General non-spoiler tips will be frontloaded at the top, but the progression-spoiler ones will be in the second section. Note that no bosses or story elements are spoiled, just navigational tidbits in case you get lost.
Hidetaka Miyazaki created a legacy with Demon's Souls. With three Armored Core games under his belt at From Software, Miyazaki dared to capture the spirit of the King's Field series for a new era, and thus the Souls series was born. His philosophy of "less is more" served as a driving force for the franchise's allure, and his influences permeate throughout.
In just six years we've seen four total games using the formula, and despite taking a step back for Dark Souls II, Miyazaki returns to the driver's seat with Bloodborne.
"After we finish [Metal Gear Solid V: The Phantom Pain], Mr. Kojima and upper management will leave Konami," a source within Kojima Productions told GameSpot today amidst speculation that some real crazy shit is happening at the publisher. "They said their contract ends in December."
There have reportedly been a "fallout" and "power struggles" between Kojima Productions and Konami, which have led to some senior Metal Gear staff, including series creator Hideo Kojima, to be designated "essentially [as] contractors, not permanent employees," according to the source.
Staggering. Just staggering. And there's more: Kojima is no longer listed as an executive of Konami. Kojima Productions Los Angeles is now named "Konami Los Angeles Studios," and its @Kojima_Pro_Live Twitter account has "moved" to @metalgear_en. Lastly, online marketing materials for The Phantom Pain have excised the standard "A Hideo Kojima game" descriptor.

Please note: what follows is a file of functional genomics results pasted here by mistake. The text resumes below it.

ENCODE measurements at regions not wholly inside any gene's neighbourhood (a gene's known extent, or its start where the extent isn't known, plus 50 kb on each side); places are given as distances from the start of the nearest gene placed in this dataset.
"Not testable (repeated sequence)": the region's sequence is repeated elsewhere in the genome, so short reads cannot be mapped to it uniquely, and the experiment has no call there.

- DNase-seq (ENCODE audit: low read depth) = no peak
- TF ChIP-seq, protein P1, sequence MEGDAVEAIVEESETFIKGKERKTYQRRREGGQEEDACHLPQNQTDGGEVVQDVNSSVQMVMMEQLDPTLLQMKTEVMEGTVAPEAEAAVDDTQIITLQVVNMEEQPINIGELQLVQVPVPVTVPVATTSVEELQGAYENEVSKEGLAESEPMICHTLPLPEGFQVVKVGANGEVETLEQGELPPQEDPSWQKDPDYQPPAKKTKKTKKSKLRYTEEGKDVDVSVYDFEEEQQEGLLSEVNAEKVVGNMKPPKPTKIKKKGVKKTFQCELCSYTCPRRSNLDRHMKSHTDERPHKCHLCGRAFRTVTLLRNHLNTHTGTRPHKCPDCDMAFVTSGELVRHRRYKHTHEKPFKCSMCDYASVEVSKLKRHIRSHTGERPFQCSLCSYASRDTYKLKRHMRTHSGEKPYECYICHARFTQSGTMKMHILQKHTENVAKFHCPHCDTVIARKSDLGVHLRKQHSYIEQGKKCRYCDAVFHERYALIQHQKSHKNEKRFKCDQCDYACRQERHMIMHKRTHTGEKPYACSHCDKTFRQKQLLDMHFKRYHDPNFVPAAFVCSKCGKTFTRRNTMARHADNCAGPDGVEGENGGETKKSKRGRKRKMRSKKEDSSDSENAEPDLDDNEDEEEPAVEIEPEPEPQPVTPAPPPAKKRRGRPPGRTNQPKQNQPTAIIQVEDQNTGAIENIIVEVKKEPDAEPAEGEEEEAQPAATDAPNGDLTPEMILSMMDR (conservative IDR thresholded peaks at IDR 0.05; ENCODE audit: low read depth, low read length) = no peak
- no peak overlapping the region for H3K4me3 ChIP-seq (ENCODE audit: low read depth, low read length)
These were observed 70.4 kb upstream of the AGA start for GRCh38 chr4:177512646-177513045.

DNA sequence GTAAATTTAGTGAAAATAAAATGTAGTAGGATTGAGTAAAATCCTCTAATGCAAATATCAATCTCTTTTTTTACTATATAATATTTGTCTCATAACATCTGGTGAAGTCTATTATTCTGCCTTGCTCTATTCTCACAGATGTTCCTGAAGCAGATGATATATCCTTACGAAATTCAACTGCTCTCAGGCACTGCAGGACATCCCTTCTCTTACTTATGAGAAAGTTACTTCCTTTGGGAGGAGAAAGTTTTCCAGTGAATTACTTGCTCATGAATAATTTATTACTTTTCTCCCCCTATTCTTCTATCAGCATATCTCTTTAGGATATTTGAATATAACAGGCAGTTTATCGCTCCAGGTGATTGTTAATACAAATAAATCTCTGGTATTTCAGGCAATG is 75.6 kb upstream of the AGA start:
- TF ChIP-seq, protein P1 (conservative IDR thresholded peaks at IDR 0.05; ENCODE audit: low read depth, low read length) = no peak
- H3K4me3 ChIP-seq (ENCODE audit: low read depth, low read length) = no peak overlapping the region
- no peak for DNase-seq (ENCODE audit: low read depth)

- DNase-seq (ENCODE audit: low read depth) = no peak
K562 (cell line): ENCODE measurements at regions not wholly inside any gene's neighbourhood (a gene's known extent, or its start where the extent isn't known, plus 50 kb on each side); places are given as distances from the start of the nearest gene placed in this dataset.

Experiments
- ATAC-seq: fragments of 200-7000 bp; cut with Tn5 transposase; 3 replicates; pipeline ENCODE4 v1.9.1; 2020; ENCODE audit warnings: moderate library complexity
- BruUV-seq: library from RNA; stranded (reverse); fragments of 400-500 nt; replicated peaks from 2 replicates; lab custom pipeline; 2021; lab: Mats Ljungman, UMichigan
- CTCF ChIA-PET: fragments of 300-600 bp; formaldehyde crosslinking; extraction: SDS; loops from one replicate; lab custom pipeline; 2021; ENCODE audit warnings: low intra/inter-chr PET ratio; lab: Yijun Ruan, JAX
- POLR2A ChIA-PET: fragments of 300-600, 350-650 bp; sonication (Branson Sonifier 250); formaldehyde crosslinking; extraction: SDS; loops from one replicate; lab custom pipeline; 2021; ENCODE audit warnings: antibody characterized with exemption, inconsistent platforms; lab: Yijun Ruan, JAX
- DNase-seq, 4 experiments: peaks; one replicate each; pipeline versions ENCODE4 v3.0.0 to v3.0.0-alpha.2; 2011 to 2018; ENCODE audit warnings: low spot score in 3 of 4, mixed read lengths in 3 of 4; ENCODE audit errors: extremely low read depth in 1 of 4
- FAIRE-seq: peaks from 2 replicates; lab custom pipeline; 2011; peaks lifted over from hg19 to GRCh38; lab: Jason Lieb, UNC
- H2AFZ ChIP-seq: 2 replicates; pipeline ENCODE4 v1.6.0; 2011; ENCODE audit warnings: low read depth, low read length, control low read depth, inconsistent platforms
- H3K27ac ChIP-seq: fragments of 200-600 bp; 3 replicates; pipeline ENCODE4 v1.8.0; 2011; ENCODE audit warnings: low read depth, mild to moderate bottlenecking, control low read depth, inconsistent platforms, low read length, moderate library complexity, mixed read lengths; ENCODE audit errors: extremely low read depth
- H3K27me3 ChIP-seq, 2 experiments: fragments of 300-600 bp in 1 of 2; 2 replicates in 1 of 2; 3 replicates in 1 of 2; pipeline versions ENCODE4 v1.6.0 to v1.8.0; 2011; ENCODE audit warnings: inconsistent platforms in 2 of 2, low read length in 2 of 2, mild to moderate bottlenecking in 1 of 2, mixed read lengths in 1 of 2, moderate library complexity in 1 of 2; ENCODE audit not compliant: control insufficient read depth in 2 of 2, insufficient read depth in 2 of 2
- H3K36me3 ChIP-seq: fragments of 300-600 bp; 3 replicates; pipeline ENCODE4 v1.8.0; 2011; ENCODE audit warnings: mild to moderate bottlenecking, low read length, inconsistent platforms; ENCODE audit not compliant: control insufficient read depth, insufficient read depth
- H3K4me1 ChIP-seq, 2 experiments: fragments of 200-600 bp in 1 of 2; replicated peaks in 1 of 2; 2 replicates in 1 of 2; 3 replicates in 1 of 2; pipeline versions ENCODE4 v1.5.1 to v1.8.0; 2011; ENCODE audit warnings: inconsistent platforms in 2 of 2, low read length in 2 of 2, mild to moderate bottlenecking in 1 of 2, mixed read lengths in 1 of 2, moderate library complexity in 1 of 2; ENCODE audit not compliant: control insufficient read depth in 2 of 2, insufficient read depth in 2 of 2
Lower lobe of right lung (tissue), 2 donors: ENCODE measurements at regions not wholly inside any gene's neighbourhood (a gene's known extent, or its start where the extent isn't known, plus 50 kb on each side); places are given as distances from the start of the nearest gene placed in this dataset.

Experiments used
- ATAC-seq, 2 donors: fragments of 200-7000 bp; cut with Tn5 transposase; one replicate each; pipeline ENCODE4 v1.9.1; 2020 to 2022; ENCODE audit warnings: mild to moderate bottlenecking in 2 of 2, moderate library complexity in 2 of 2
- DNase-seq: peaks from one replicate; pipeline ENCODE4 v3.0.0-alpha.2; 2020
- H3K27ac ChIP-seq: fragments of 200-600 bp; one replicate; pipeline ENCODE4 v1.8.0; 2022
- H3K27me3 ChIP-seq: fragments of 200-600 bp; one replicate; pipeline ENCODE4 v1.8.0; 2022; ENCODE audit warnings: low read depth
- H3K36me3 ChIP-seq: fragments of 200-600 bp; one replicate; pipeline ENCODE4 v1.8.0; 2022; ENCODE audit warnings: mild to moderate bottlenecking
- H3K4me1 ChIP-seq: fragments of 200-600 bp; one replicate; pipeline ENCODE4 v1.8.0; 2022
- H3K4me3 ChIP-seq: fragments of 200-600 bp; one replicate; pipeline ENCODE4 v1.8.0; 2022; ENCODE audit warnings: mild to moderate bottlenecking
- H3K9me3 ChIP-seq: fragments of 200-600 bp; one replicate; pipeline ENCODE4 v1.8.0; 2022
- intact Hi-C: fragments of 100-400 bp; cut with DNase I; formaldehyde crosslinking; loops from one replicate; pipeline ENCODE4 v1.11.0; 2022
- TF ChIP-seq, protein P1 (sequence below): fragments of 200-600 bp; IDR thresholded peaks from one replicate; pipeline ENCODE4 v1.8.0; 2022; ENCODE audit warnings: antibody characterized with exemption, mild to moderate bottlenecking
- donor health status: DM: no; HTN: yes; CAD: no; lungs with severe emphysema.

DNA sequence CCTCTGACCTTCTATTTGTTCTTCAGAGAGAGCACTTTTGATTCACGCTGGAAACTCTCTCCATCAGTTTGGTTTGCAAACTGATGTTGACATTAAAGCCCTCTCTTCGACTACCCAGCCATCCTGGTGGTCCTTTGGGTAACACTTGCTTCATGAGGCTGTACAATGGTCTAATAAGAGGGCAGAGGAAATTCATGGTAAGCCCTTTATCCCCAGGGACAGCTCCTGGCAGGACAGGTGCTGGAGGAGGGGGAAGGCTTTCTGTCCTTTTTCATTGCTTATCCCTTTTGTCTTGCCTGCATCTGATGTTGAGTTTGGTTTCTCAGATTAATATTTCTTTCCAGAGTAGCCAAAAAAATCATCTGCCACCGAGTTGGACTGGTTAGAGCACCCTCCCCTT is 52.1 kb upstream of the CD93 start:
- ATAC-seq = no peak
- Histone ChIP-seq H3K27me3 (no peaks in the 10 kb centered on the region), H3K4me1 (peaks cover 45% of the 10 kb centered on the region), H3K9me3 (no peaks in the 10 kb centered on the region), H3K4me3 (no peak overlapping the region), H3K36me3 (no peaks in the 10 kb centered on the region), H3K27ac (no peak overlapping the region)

In a statement to press, Konami said it is "shifting [its] production structure to a headquarters-controlled system..." and added that "Konami Digital Entertainment (including Mr. Kojima) will continue to develop and support Metal Gear products."
Bladestorm: Nightmare is not a Dynasty Warriors game.
That bit of information might be good or bad news, depending which side of the fence one falls on with regard to Tecmo Koei's long-running brawler series.
At the same time, though, the game does manage to capture just enough of the essence of Dynasty Warriors to drive away those who dislike it, while disappointing those who come in hoping for a more conventional entry into the franchise.
Which is a shame, as despite being an almost eight-year-old design, Bladestorm still has a few tricks its more popular cousins could stand to crib.
Jackbox Games has been busy. In addition to reviving the You Don't Know Jack franchise for modern consoles, it's also built an intriguing online infrastructure from the ground up. As an innovative way to solve the "controller problem" for fairly new platforms, Xbox One and PS4 owners can use their mobile devices (or anything that has internet access) to tap in and play with seven other people.